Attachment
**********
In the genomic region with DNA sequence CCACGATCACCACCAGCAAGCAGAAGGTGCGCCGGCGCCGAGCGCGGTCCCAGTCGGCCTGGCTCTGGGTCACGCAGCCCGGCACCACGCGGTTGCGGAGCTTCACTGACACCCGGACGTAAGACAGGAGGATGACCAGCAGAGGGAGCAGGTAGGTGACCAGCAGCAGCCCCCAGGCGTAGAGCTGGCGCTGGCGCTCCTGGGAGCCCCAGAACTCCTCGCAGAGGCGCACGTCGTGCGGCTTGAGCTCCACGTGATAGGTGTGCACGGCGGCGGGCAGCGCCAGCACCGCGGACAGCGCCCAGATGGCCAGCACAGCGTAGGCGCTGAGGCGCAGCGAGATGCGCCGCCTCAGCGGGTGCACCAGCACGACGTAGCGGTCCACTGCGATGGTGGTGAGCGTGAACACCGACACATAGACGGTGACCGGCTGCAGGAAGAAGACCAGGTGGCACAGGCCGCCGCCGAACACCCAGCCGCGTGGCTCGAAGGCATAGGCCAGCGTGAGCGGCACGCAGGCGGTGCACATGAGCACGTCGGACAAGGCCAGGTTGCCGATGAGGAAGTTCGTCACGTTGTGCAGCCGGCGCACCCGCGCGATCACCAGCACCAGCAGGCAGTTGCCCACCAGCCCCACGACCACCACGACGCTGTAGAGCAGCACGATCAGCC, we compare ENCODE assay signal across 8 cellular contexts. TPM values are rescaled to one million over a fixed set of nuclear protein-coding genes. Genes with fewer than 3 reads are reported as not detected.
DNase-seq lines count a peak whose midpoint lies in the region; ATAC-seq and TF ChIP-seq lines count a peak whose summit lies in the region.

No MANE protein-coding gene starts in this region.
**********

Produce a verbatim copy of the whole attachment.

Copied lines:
In the genomic region with DNA sequence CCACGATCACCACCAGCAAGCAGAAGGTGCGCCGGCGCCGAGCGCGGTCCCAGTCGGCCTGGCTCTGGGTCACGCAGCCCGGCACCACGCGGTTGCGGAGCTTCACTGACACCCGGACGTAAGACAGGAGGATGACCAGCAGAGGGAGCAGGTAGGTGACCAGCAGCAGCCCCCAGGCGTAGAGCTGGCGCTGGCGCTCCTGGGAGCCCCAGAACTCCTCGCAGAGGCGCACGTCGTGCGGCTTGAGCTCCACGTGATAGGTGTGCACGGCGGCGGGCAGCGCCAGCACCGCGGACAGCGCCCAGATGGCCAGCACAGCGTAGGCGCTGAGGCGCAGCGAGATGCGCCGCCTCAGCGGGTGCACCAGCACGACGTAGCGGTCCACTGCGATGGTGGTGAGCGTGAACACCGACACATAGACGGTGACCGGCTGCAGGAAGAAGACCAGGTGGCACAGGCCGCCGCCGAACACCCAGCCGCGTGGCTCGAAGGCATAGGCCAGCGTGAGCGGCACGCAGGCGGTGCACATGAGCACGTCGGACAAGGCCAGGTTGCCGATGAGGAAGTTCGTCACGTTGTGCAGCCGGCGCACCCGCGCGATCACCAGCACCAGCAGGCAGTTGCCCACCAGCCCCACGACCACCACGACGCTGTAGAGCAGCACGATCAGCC, we compare ENCODE assay signal across 8 cellular contexts. TPM values are rescaled to one million over a fixed set of nuclear protein-coding genes. Genes with fewer than 3 reads are reported as not detected.
DNase-seq lines count a peak whose midpoint lies in the region; ATAC-seq and TF ChIP-seq lines count a peak whose summit lies in the region.

No MANE protein-coding gene starts in this region.